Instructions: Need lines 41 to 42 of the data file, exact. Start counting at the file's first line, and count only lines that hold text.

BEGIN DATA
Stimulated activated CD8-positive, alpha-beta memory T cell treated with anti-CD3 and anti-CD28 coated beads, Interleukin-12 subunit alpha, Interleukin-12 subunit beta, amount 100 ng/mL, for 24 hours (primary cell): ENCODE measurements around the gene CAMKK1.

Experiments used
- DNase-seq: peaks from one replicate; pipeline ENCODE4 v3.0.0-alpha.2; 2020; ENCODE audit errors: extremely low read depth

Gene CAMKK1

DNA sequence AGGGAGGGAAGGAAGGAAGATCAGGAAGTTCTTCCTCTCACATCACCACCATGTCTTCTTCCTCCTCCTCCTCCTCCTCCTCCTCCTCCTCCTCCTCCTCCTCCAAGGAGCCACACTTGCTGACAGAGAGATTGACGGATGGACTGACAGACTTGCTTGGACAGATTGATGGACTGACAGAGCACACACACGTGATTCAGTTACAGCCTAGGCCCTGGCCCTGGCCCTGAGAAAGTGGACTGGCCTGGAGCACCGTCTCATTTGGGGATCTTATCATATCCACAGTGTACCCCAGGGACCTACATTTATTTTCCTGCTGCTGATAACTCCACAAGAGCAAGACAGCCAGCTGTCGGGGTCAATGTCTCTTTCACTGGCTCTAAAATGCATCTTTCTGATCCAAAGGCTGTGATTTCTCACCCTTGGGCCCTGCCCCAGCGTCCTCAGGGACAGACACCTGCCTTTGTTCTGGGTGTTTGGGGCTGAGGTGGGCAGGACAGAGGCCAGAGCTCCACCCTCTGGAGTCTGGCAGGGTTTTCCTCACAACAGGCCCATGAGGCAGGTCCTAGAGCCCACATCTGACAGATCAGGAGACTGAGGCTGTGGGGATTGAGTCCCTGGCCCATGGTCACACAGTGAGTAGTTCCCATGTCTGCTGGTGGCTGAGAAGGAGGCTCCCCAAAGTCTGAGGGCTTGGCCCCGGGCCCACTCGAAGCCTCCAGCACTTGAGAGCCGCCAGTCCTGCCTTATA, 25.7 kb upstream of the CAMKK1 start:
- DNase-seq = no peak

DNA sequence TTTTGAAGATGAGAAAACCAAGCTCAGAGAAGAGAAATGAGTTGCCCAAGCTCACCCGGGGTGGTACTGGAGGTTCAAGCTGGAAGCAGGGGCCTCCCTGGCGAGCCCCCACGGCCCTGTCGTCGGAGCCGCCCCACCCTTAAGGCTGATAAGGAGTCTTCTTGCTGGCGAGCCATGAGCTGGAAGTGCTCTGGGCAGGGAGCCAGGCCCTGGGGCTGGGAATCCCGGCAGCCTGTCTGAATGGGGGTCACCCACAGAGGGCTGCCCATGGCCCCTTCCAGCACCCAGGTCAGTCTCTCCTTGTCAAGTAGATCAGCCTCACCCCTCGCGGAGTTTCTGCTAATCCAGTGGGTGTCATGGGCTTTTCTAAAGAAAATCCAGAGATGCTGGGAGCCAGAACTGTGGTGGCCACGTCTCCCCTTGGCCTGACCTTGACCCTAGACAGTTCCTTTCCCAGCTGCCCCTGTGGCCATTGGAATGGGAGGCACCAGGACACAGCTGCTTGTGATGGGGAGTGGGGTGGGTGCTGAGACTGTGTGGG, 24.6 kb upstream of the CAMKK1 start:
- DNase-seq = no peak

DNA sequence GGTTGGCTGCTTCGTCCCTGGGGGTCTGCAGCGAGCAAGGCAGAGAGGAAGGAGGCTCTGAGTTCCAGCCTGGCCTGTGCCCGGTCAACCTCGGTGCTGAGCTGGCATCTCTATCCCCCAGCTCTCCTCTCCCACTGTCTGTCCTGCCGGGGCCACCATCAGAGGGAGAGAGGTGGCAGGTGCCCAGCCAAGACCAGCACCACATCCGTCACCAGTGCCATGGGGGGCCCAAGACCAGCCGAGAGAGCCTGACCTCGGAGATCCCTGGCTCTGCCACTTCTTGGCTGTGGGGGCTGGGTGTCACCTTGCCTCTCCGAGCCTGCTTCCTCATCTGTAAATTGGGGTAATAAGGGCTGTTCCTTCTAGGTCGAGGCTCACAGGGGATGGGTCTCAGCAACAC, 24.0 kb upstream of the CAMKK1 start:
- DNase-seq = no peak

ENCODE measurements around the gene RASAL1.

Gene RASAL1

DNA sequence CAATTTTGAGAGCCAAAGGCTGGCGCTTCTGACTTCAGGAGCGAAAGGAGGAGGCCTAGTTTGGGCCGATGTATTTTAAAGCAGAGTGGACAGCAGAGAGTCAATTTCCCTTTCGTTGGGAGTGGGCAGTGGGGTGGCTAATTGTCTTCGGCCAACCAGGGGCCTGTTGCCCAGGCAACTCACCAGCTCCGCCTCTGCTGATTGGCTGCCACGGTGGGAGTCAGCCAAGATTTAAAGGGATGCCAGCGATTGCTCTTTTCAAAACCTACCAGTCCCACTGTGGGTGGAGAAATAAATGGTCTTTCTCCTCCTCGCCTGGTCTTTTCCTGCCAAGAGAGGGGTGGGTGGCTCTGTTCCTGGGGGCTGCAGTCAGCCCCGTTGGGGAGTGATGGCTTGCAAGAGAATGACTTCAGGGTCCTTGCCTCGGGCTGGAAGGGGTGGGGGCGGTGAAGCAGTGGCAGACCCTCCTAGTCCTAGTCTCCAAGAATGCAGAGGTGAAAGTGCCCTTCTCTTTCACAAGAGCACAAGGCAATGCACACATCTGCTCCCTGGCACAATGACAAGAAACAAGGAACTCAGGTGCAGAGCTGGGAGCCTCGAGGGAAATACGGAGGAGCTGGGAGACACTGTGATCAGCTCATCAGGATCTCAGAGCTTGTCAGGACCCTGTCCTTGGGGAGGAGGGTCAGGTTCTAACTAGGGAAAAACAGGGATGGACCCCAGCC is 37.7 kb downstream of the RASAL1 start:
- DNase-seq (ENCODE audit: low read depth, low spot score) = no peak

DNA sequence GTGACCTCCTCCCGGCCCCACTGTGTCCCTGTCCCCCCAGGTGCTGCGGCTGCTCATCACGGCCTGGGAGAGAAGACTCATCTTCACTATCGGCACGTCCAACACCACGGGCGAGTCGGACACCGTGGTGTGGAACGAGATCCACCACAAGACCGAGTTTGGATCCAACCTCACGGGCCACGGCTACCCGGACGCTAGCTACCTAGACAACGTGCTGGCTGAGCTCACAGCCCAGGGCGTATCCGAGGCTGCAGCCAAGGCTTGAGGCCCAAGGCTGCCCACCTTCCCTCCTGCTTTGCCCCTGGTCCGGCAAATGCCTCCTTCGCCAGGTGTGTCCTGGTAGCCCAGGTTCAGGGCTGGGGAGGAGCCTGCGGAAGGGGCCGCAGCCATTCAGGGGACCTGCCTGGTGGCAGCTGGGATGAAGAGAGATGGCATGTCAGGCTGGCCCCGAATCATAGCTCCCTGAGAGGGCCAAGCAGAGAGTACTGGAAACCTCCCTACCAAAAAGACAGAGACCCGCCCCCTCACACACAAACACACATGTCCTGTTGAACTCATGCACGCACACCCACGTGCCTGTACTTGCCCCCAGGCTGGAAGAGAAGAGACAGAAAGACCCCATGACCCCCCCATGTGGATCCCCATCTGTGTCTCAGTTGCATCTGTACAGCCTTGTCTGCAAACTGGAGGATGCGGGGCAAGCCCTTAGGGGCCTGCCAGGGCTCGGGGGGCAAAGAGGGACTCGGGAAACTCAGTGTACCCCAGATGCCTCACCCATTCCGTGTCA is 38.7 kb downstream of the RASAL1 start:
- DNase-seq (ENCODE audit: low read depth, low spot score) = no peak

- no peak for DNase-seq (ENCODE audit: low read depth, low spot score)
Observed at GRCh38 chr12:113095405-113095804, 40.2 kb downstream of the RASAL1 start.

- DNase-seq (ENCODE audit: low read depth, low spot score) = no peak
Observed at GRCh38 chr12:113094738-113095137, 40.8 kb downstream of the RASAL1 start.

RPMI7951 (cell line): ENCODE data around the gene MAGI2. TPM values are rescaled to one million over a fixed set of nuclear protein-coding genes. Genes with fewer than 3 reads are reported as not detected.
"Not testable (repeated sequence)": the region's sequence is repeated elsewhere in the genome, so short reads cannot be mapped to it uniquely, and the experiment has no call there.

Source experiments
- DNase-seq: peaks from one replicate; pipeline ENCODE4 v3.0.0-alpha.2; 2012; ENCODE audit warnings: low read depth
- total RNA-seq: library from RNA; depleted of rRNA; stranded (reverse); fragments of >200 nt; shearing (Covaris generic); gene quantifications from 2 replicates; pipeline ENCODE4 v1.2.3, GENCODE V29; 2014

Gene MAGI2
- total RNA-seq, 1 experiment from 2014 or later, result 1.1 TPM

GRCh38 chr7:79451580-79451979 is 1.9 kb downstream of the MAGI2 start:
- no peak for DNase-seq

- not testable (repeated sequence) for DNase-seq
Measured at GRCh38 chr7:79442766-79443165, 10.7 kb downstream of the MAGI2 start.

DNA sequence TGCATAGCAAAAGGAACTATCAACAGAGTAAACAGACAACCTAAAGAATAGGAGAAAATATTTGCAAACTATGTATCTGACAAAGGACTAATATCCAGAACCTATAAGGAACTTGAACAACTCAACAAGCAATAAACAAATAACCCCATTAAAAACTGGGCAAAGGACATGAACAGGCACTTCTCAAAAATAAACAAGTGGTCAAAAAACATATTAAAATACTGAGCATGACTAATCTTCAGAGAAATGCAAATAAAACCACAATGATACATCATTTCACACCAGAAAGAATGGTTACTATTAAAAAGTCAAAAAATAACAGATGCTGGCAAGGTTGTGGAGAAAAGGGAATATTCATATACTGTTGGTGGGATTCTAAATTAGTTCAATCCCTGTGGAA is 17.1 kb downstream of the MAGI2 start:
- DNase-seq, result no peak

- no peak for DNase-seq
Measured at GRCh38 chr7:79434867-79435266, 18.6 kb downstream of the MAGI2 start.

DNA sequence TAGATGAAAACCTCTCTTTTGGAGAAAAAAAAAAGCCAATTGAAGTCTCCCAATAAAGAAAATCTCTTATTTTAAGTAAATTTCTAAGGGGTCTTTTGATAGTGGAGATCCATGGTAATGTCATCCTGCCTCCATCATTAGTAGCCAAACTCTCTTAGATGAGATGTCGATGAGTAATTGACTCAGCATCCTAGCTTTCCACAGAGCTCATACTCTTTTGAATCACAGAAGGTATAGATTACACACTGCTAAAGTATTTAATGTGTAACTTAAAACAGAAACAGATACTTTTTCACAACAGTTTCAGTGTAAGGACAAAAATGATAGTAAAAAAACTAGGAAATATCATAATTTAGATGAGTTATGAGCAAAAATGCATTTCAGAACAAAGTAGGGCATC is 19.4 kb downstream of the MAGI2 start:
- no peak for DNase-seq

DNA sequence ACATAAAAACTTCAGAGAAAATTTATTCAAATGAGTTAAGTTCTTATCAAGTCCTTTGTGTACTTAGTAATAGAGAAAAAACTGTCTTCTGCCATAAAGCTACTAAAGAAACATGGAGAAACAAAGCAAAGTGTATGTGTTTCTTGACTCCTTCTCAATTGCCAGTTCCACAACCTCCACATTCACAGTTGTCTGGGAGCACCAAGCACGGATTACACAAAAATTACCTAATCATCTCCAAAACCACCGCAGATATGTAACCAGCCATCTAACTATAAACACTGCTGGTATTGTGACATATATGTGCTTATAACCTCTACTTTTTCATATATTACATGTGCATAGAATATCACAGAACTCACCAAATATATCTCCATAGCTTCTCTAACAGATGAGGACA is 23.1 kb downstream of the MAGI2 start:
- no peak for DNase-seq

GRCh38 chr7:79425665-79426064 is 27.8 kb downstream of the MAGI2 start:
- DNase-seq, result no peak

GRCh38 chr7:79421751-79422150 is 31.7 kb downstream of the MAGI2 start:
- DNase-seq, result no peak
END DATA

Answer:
- DNase-seq, result no peak

GRCh38 chr7:79421751-79422150 is 31.7 kb downstream of the MAGI2 start: